A late call in the evening and the ball got rolling. My buddy Manuel, with whom I already spent a legendary weekendtrip on our 80s Vespas, came around the corner with the following offer: “7,500 km in 16 days through 10 different countries around the entire Baltic Sea in a 20 year old car.” Wanna join me? “I did not think a long and agreed. A roadtrip of a very special kind was waiting for me, the Baltic Sea Circle Rally 2018.
No coffee ride with electric blanket, but pure adventure and deliberately out of the comfort zone. We swoped our smartphone against a wrench, the everyday office chair against the driver’s seat and the keyboard against the steering wheel. In advance, concepts were written, donations driven, sponsors requested and searching for an epic adventure car.
Germany / Hamburg:
After signing up at the head-quarter and receiving the roadbook, we studied the routes. The months of preparation were celebrated and the anticipation for the other teams was very great. Many people arrived at the start place, onlookers or former participants to say goodbye to the teams. The motorcade passed the start stage and was sent by BSC moderator “The Machine” with entertaining announcements in the outdoor experience deluxe.
We left Hamburg with a big shout out to devote ourselves to the first road book task of the day, the so-called Viking baptism. Sand from Denmark, a tree branch from Sweden, iron from Sweden and sea water from Sweden, no more and no less. We had the sand in our luggage and in the evening light we met the first like-minded people on the streets. In complete darkness we arrived in Ystad (in the south of Denmark). Almost canceled the mission, we finally spared the sign right at the beginning of our walk. Up the hill and around the stone. We made a photo and we were already Vikings.
We survived the first wild camping night very and dry and comfortable, by the way we have to say thanks to our top tent from Heimplanet. The Heimplanet tent makes the build -up the easiest thing in the world thanks to the air-filled pillars, our outdoor dome was up in a minute.
After a quick start in the morning we headed up to the car graveyard in Ryde to look for ABBA´s tour bus. A short time later we realized that there were two different villages in Sweden called Ryd. Spoiler. During a pitstop we met another team called Beardo, two smart dudes from Berlin. After a smalltalk with a Gude & Kehrwieder beer they clarified the situation with Ryd. We were one hour away from the correct Ryd, but it was not worth it to go back so far. We decided shortly to hit the road again together for getting ready for Germany’s first game of the soccer world championship. Two hours later we found this small harbor on the pretty nice Swedish lake called Vättern, getting ready for the world champion soccer game and a small BBQ.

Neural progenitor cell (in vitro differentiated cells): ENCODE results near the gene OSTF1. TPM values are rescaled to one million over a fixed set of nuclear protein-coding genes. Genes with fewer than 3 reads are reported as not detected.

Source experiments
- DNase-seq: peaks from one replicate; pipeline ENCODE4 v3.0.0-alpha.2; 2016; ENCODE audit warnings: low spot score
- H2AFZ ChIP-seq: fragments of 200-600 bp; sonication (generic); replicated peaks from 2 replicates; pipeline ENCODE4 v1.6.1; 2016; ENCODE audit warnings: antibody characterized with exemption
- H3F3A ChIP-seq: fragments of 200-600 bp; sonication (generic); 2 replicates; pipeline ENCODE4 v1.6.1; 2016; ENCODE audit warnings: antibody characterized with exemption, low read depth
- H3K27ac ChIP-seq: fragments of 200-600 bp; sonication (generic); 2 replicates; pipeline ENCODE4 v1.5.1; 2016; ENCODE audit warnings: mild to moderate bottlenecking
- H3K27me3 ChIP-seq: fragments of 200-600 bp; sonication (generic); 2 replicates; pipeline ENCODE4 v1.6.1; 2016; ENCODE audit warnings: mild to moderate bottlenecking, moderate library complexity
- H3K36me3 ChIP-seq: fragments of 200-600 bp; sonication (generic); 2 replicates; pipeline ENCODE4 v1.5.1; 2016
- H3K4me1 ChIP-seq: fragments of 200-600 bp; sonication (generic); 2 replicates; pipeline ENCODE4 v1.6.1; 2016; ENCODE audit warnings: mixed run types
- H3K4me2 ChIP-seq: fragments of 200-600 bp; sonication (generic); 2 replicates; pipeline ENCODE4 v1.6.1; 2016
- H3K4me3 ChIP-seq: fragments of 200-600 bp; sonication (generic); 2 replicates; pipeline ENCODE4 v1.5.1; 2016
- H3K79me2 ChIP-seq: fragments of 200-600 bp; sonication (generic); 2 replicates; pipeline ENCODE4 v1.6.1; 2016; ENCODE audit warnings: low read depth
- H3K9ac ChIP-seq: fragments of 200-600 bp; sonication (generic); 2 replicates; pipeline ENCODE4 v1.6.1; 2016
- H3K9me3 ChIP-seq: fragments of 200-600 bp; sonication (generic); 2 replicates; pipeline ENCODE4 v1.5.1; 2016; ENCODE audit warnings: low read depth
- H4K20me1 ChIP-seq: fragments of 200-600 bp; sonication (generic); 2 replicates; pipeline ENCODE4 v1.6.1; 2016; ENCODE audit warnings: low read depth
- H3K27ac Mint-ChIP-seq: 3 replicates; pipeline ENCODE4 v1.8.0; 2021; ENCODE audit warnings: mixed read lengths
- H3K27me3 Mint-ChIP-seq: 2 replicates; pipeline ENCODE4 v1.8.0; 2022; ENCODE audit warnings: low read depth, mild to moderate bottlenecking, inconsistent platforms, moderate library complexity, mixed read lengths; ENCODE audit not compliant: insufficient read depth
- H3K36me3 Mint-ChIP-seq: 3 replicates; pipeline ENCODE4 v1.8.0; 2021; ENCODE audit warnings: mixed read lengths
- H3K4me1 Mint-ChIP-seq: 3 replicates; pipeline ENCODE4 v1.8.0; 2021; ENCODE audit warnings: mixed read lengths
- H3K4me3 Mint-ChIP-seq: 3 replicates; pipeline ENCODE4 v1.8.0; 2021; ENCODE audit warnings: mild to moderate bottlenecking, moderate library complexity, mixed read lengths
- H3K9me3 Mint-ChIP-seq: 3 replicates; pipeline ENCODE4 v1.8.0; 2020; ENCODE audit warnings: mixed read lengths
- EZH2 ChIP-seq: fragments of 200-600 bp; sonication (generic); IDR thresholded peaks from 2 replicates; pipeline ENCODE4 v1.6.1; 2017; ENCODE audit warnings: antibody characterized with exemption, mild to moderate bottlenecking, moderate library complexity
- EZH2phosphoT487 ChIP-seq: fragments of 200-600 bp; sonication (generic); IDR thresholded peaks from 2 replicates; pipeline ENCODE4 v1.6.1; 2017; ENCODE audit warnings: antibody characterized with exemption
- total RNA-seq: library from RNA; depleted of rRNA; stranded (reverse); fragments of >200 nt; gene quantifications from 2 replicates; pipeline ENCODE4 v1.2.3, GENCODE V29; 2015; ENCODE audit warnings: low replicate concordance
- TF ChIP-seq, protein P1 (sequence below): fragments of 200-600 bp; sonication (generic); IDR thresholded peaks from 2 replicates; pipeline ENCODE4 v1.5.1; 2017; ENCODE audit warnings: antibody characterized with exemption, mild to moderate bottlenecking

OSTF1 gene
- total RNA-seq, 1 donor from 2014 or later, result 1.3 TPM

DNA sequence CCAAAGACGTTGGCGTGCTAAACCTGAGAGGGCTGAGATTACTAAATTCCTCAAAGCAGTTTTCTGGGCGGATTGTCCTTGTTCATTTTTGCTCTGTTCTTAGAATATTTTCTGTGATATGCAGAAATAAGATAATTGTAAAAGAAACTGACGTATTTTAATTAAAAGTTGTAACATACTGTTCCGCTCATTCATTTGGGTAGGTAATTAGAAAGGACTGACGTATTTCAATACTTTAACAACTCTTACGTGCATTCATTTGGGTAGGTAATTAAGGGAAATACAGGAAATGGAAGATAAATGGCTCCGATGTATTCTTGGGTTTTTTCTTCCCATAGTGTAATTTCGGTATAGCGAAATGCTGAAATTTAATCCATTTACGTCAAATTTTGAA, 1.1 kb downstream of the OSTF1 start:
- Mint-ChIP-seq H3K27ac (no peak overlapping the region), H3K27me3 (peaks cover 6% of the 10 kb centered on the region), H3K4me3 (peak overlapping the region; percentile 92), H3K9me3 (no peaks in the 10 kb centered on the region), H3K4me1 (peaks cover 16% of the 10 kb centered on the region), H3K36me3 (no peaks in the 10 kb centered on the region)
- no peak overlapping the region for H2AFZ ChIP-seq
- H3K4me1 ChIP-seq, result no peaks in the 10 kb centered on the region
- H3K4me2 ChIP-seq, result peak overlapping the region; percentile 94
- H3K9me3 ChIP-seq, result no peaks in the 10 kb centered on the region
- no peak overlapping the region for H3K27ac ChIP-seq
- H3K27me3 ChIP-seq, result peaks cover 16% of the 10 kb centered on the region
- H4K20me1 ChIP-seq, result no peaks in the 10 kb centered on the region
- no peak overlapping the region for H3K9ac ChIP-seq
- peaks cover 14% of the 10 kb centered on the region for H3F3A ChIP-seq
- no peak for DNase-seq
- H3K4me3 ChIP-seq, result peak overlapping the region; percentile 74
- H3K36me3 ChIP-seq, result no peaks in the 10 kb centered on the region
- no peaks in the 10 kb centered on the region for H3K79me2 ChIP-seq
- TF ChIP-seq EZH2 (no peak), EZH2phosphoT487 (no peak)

The first half time were gone and the game wasn´t that very impressive. We enjoyed our cold beer and suddenly it started to rain. We packed all the stuff again and forced us back behind the engines to hit the road, this time to Örebro. We made a small break at a horsefarm to get the first photo for the mission in the road book. This small town was pretty nice and good for a first and maybe last hotel crash with a hot shower, before the temperature would degreed and we will get completely into the wildlife. At the Baltic Sea Circle Rally, the teams can complete tasks, for which you get points.
The sense of community is second to none. The teams drive for charity cause and it’s not about winners or winners. Horsepower and Teambuddy exchange were one of the first missions to be documented with a photo proof in the roadbook. The copilot exchange started with a small coffee break at a nice looking lake. Some passing maneuvers and a epic landscape views we managed this mission without significant game damages.
2 hours away from Östersund we passed a car with some girls shaking their hands and say hello. Our first car said into the walkie-talkie: Do they have a car breakdown? We all did a u-turn and get back to them. After checking the situation and some beers later we had some new trailers the team Life Nomadic. Our first wild forest camping spot waited for us. The fire burned and we cooked some Pasta in the midnight and get some sleep. After a first bright night and a morning shower from the top, it was a bit softened towards Östersund. Full of hope, Team Life Nomadic did the same to bring their Hyundai Galloper aka Belafonte to their nearest workshop.